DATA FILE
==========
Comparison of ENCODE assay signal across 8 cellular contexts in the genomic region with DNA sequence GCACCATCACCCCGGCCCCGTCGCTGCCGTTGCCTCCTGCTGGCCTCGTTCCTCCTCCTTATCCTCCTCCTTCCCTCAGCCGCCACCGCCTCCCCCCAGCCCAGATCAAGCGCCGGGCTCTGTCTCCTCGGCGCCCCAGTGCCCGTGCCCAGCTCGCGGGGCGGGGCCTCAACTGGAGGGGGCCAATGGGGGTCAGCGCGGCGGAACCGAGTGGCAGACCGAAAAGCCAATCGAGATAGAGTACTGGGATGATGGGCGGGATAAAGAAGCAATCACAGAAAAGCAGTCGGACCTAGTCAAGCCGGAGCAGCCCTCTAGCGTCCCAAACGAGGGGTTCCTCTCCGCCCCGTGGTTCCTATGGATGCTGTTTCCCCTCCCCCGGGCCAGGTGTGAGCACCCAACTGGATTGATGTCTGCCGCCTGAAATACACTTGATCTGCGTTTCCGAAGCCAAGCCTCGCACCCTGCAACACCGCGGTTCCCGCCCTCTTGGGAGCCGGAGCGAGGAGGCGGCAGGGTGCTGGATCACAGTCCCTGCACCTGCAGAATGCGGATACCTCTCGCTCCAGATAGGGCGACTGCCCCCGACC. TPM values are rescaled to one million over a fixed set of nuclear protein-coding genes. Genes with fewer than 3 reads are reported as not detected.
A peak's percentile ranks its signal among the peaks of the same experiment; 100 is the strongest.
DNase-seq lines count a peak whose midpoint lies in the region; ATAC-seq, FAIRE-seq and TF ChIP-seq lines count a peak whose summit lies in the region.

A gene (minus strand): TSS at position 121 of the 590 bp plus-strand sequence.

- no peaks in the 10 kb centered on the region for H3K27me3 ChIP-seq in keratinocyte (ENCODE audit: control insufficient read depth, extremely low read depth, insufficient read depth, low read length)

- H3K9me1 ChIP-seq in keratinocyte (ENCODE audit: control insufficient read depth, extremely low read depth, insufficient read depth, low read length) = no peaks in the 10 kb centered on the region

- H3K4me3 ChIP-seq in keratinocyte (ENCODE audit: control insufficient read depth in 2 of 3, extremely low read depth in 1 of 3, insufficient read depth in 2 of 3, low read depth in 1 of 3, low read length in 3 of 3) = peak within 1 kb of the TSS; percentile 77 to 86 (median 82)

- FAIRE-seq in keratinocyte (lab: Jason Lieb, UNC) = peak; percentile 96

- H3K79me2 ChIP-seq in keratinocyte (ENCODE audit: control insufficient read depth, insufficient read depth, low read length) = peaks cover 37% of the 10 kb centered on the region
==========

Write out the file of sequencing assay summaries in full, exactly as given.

Comparison of ENCODE assay signal across 8 cellular contexts in the genomic region with DNA sequence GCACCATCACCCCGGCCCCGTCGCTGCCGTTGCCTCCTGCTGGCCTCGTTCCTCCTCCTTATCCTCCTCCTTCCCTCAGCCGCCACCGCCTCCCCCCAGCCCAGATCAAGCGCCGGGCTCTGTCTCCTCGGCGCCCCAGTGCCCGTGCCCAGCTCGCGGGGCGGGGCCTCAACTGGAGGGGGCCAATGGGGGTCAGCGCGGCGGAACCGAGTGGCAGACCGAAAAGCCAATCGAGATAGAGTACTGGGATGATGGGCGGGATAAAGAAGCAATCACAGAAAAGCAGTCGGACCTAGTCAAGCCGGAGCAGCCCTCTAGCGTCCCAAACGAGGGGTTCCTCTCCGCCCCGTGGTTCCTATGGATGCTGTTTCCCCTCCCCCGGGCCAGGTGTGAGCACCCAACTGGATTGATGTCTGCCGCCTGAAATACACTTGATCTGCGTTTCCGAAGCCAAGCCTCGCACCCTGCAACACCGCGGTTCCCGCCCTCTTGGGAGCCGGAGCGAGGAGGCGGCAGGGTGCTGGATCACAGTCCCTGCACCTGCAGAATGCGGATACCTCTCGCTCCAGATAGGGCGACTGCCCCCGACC. TPM values are rescaled to one million over a fixed set of nuclear protein-coding genes. Genes with fewer than 3 reads are reported as not detected.
A peak's percentile ranks its signal among the peaks of the same experiment; 100 is the strongest.
DNase-seq lines count a peak whose midpoint lies in the region; ATAC-seq, FAIRE-seq and TF ChIP-seq lines count a peak whose summit lies in the region.

A gene (minus strand): TSS at position 121 of the 590 bp plus-strand sequence.

- no peaks in the 10 kb centered on the region for H3K27me3 ChIP-seq in keratinocyte (ENCODE audit: control insufficient read depth, extremely low read depth, insufficient read depth, low read length)

- H3K9me1 ChIP-seq in keratinocyte (ENCODE audit: control insufficient read depth, extremely low read depth, insufficient read depth, low read length) = no peaks in the 10 kb centered on the region

- H3K4me3 ChIP-seq in keratinocyte (ENCODE audit: control insufficient read depth in 2 of 3, extremely low read depth in 1 of 3, insufficient read depth in 2 of 3, low read depth in 1 of 3, low read length in 3 of 3) = peak within 1 kb of the TSS; percentile 77 to 86 (median 82)

- FAIRE-seq in keratinocyte (lab: Jason Lieb, UNC) = peak; percentile 96

- H3K79me2 ChIP-seq in keratinocyte (ENCODE audit: control insufficient read depth, insufficient read depth, low read length) = peaks cover 37% of the 10 kb centered on the region